If Diego Maradona is Argentina’s most famous export of the 20th century, then the tango must surely be the second. Invented in the piano bars and brothels of the late 1800s in Buenos Aires, the tango began as a dance of gauchos, petty criminals and prostitutes among the Porteños. After seeming to die out after the 1940s with the onset of rock and roll in popular culture, the tango has become a resurging phenomenon in such far flung places as New York, Berlin, and, remarkably, Helsinki which bills itself as the capitol of tango culture outside of Argentina. The late, great Jorge Luis Borges, reminiscing about the tangoes sung and danced before his time, inevitably had the protagonists share a quick knife fight in a darkened bar after a night of too much passion, alcohol, and cigarettes. These days the tango has been somewhat domesticated, refined even, and the knives have been put away. The passion, the cigarettes, and the alcohol remain, though, in the milongas, or tango parlours, of the world.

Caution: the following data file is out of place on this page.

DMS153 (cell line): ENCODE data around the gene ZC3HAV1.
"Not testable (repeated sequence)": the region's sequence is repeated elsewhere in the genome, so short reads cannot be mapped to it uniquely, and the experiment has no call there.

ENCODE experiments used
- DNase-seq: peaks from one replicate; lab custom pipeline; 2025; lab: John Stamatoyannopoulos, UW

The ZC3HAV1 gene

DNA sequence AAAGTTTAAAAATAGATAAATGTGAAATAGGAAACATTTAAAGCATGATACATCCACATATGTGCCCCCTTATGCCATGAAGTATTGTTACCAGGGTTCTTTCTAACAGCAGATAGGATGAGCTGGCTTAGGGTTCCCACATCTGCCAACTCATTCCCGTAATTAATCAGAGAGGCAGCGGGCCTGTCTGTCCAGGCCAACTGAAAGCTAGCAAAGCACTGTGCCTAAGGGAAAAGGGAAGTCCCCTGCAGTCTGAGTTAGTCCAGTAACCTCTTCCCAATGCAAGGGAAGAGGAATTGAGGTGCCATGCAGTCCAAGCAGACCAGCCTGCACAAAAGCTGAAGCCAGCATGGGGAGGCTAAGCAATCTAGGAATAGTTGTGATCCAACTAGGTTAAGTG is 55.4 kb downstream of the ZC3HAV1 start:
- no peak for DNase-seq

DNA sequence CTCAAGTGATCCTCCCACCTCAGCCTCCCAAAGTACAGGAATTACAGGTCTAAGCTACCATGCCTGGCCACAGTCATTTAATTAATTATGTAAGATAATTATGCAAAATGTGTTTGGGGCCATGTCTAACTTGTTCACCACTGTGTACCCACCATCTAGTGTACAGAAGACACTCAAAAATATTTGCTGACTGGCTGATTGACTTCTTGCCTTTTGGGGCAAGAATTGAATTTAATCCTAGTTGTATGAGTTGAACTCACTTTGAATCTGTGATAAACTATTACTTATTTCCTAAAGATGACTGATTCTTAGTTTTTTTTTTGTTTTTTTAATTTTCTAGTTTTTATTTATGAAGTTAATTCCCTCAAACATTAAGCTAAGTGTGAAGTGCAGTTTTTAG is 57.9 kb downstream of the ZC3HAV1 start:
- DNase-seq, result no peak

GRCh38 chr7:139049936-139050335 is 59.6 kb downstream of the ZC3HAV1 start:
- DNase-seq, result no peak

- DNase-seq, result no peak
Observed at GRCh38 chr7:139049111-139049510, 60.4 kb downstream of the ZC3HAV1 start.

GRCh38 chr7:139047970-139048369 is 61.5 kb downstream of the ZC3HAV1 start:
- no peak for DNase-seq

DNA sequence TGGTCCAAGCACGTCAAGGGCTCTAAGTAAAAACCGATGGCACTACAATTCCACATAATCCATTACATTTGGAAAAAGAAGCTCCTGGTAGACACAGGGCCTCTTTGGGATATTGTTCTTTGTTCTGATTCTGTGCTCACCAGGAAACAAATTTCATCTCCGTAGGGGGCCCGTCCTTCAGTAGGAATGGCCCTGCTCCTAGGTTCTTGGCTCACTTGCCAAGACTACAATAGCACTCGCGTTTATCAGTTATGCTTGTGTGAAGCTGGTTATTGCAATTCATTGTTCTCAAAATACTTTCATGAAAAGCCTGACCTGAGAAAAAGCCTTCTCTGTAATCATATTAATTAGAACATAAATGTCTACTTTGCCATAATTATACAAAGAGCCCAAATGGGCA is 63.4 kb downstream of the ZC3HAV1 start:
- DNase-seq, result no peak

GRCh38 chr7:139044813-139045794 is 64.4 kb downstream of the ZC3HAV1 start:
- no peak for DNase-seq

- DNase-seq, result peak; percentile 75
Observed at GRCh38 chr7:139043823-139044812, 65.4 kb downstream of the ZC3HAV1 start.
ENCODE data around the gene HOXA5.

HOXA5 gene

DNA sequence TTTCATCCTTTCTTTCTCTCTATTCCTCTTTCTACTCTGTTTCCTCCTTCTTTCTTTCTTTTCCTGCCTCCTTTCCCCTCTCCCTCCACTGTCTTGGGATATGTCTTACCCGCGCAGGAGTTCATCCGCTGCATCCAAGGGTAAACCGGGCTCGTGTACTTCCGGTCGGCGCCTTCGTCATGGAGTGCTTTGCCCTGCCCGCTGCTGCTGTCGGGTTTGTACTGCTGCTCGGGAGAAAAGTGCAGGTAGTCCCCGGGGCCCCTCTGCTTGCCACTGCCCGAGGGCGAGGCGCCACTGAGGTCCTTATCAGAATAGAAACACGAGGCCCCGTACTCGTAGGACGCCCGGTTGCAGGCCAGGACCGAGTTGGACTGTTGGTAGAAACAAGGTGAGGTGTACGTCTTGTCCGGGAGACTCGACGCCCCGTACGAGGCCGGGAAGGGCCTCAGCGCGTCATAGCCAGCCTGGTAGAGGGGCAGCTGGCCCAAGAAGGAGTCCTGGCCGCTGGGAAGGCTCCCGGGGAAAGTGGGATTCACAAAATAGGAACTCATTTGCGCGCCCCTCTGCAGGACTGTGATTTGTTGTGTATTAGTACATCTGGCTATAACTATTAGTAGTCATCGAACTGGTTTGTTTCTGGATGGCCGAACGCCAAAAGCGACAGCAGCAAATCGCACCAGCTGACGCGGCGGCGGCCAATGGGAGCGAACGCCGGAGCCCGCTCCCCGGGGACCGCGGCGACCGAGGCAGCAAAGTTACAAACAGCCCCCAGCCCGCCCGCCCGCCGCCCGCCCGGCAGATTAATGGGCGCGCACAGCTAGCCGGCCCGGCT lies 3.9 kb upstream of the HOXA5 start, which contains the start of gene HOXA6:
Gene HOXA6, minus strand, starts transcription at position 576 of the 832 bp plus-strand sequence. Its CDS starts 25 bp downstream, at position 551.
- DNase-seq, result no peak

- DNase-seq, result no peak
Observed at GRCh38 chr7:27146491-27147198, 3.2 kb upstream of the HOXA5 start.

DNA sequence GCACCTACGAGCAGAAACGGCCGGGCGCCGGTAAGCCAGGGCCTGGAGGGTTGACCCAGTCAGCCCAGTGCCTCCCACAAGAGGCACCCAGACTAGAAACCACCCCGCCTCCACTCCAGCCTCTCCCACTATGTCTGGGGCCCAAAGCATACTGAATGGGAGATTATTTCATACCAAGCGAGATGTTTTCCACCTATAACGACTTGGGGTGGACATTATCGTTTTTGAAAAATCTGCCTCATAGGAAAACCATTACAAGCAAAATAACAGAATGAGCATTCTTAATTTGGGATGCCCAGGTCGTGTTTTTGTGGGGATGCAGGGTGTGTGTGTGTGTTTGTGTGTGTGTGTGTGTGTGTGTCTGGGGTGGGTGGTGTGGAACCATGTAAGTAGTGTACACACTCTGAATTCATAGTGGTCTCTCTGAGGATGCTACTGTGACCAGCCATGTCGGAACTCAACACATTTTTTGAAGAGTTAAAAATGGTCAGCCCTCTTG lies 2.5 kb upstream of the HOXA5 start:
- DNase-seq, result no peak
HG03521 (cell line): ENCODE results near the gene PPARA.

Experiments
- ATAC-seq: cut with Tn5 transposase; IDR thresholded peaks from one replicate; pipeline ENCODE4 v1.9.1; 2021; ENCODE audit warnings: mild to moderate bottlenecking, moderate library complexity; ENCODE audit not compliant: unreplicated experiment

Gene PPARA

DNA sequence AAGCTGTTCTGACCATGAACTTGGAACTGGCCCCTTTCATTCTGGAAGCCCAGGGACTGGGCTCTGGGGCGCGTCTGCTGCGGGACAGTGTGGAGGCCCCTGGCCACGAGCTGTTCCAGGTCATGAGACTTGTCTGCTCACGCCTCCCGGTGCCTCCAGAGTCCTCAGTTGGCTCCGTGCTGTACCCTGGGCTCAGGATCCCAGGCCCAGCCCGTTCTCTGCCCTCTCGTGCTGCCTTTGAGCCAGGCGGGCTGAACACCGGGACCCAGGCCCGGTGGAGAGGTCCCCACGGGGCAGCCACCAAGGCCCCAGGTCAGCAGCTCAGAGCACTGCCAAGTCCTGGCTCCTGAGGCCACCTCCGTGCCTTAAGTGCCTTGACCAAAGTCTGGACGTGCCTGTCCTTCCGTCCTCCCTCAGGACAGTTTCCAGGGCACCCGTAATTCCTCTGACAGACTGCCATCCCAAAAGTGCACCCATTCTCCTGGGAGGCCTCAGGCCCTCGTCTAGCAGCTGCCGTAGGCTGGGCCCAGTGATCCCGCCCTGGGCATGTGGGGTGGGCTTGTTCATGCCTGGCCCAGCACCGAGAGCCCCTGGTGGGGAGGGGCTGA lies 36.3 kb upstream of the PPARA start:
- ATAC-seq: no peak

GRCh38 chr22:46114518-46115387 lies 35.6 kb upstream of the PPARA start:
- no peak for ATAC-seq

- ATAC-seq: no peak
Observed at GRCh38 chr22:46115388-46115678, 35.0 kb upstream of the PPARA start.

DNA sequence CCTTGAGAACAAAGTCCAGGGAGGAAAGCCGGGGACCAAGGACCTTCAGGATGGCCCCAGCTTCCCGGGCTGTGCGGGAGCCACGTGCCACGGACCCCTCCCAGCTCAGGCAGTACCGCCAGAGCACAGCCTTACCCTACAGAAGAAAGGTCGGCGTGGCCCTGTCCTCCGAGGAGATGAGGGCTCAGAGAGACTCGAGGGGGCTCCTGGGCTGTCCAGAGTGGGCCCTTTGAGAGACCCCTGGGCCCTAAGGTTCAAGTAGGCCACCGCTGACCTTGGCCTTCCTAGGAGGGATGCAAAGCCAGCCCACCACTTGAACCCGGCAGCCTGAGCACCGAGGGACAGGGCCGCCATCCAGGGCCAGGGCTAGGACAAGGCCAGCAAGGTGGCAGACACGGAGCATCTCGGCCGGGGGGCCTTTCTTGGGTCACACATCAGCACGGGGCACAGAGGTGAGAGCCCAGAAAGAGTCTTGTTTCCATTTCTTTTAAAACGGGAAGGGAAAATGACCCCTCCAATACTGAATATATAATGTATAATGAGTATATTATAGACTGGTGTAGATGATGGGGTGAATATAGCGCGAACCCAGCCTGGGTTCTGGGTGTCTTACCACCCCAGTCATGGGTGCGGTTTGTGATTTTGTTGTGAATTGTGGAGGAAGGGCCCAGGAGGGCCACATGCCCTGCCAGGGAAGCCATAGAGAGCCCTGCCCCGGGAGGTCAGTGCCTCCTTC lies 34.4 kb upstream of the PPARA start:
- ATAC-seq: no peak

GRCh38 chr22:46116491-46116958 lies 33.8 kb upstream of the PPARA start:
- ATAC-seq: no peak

Adriana Groisman, a Contact Press photographer, was born in Buenos Aires and now lives in New York. She has photographed tango dancing for more than 15 years in her home town. Her pictures eschew the overt clichés of tango that one sees in bright musicals like Tango Argentino. Rather, she sweeps us with her deliciously dark images into the grainy, smoky world of the milongas and the dancers. Her work, which received a Mother Jones International Fund for Documentary Photography Award in 2000, is not about showy dips and sweeps but about the passion of waiting, of advance and hesitation, and of emotion contained and, sometimes, released. The images perfectly capture the most basic sides of the Porteño: desire, melancholy, frustration, and a hope against all hope. She moves with the dancers like their third shadow. She photographs the preparations, the meetings, the glances, the moves, the excesses, and the stories. Groisman gives us with absolute sincerity the power of the dance between a man and a woman. She notes, “Embellishment comes from the woman’s needs to caress the man with her legs. Men tell you little stories with their knees.” Her work takes us directly into the heart of the Porteño’s darkness where the milongueros and the milongueras meet to share a three minute long infinity together.